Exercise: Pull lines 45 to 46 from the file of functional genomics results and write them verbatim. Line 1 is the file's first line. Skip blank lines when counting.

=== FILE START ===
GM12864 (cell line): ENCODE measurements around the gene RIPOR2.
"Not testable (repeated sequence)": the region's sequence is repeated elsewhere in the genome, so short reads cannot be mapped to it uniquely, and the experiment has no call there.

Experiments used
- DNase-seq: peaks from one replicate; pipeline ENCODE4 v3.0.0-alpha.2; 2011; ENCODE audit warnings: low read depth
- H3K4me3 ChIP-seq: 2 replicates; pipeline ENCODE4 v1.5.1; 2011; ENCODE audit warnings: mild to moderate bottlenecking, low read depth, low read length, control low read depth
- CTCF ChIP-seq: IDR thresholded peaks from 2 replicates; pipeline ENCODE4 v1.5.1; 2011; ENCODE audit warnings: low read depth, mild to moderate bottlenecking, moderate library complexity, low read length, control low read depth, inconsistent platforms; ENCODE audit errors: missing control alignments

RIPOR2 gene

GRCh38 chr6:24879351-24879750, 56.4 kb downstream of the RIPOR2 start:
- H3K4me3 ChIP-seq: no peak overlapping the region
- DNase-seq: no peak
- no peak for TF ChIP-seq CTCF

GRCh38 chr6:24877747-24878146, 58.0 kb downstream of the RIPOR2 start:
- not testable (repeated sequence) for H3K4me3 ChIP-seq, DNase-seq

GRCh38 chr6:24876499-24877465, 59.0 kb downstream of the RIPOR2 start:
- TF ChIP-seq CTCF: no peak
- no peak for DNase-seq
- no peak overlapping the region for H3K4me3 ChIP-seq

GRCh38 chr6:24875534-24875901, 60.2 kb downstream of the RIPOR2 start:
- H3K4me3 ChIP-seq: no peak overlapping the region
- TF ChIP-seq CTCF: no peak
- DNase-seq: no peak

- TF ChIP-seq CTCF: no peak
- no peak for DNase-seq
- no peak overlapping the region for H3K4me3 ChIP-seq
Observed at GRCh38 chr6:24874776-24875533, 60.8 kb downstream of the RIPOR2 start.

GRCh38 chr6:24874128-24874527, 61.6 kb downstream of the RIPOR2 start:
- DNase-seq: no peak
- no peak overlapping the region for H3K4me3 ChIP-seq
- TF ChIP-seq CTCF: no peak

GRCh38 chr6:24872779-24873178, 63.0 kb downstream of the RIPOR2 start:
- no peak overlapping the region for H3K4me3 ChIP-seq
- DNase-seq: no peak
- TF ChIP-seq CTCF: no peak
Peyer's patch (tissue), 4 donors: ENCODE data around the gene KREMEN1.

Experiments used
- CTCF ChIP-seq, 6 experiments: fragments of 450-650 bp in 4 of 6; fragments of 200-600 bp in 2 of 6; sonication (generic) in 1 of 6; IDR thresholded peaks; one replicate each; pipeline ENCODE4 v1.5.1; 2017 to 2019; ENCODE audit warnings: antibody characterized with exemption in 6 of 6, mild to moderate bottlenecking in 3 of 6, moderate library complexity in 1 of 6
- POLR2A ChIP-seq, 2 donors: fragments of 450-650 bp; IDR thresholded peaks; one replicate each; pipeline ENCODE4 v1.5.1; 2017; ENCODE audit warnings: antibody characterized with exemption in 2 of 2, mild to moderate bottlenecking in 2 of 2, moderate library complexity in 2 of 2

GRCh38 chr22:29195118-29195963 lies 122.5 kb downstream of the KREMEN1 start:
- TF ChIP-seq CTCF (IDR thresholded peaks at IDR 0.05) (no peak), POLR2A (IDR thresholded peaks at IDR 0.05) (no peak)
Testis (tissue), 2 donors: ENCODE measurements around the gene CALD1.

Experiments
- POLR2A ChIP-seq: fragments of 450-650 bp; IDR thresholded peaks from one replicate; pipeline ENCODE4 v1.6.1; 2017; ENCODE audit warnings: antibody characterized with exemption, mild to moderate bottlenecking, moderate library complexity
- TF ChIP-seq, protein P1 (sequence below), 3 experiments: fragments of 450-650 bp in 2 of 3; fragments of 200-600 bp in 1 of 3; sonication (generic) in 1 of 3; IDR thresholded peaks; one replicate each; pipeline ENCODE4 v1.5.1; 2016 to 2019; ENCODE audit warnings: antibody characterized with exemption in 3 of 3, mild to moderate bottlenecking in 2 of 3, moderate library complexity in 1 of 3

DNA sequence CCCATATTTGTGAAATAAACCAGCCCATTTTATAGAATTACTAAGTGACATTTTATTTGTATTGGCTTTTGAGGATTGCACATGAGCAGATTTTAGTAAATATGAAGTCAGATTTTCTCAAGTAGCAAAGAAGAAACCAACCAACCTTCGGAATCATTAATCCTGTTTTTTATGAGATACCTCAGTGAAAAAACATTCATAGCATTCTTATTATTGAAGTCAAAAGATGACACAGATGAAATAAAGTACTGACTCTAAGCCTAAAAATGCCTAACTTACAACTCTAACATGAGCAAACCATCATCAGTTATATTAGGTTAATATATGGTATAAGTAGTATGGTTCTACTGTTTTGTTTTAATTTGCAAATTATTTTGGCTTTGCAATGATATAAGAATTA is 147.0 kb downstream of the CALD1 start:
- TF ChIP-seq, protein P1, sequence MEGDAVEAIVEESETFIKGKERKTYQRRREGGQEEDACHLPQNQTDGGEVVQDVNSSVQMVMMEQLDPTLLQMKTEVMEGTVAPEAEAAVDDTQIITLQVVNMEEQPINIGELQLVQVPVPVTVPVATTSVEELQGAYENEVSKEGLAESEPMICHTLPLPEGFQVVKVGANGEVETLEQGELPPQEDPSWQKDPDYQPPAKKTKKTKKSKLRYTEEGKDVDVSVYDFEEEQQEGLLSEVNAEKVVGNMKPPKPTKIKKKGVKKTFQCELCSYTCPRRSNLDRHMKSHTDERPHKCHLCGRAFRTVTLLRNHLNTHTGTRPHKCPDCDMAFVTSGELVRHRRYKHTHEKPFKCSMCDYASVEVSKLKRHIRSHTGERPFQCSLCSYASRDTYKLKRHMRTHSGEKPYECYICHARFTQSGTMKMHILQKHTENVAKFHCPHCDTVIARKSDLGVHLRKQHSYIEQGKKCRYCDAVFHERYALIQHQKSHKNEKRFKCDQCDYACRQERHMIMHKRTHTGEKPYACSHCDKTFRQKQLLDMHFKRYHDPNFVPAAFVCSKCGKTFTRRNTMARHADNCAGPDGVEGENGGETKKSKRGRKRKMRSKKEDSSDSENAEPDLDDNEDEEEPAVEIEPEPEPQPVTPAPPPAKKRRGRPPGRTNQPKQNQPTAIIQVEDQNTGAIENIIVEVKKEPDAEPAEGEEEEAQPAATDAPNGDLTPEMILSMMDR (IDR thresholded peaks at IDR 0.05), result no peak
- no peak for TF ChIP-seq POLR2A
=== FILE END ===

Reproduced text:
- TF ChIP-seq, protein P1, sequence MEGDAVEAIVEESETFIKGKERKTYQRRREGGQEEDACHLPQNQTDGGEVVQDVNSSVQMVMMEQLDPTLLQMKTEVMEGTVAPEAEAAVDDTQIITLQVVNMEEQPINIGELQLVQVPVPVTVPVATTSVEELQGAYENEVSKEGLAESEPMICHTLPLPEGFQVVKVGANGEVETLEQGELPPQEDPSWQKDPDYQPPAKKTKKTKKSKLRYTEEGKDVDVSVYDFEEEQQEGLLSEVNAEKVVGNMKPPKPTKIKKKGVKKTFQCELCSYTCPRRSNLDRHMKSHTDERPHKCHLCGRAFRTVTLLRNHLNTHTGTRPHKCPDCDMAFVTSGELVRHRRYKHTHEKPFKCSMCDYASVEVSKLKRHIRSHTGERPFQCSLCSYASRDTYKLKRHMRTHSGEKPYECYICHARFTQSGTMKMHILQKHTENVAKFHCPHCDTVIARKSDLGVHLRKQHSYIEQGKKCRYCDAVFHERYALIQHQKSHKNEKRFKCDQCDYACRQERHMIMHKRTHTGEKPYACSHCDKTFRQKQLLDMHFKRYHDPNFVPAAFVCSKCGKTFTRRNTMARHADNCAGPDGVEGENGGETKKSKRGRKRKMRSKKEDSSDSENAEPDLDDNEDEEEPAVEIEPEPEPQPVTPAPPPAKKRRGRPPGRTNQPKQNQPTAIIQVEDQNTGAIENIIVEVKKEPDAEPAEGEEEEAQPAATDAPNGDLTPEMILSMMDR (IDR thresholded peaks at IDR 0.05), result no peak
- no peak for TF ChIP-seq POLR2A